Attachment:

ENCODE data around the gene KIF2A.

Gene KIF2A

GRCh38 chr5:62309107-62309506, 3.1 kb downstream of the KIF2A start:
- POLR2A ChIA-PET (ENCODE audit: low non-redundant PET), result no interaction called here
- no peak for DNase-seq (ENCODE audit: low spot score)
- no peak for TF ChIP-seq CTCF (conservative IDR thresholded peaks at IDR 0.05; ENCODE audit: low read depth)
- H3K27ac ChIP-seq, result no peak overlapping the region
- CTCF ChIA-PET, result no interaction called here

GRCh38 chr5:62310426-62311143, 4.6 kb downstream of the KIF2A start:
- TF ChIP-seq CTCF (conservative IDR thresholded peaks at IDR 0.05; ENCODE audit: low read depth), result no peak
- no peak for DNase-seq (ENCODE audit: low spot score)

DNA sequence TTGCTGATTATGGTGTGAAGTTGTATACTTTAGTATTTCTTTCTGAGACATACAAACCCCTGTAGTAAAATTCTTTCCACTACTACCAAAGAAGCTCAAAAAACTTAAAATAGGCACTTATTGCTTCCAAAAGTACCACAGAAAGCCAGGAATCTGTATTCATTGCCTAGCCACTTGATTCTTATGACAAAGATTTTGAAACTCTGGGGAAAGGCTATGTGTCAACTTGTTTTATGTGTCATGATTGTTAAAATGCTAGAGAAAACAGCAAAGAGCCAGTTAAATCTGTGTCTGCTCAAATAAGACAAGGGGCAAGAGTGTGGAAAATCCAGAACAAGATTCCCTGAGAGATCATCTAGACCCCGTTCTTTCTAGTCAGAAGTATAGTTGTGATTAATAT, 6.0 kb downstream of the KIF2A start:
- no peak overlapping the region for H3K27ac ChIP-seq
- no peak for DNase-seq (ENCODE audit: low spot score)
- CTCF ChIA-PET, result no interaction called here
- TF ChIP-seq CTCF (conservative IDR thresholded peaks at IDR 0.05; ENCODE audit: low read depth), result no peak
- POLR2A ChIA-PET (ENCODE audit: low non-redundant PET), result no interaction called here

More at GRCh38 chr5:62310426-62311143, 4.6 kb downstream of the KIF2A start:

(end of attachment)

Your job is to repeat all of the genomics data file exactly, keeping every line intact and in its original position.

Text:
ENCODE data around the gene KIF2A.

Gene KIF2A

GRCh38 chr5:62309107-62309506, 3.1 kb downstream of the KIF2A start:
- POLR2A ChIA-PET (ENCODE audit: low non-redundant PET), result no interaction called here
- no peak for DNase-seq (ENCODE audit: low spot score)
- no peak for TF ChIP-seq CTCF (conservative IDR thresholded peaks at IDR 0.05; ENCODE audit: low read depth)
- H3K27ac ChIP-seq, result no peak overlapping the region
- CTCF ChIA-PET, result no interaction called here

GRCh38 chr5:62310426-62311143, 4.6 kb downstream of the KIF2A start:
- TF ChIP-seq CTCF (conservative IDR thresholded peaks at IDR 0.05; ENCODE audit: low read depth), result no peak
- no peak for DNase-seq (ENCODE audit: low spot score)

DNA sequence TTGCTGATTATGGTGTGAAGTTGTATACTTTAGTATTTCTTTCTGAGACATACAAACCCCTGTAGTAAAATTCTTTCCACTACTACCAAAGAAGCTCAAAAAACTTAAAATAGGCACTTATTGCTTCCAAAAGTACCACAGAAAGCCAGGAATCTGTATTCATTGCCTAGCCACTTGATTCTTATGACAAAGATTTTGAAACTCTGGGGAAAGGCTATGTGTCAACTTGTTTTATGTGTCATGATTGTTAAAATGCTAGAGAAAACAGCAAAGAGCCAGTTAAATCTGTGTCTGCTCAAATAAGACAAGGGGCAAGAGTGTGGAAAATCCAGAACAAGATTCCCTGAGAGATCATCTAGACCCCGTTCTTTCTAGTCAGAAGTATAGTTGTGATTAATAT, 6.0 kb downstream of the KIF2A start:
- no peak overlapping the region for H3K27ac ChIP-seq
- no peak for DNase-seq (ENCODE audit: low spot score)
- CTCF ChIA-PET, result no interaction called here
- TF ChIP-seq CTCF (conservative IDR thresholded peaks at IDR 0.05; ENCODE audit: low read depth), result no peak
- POLR2A ChIA-PET (ENCODE audit: low non-redundant PET), result no interaction called here

More at GRCh38 chr5:62310426-62311143, 4.6 kb downstream of the KIF2A start: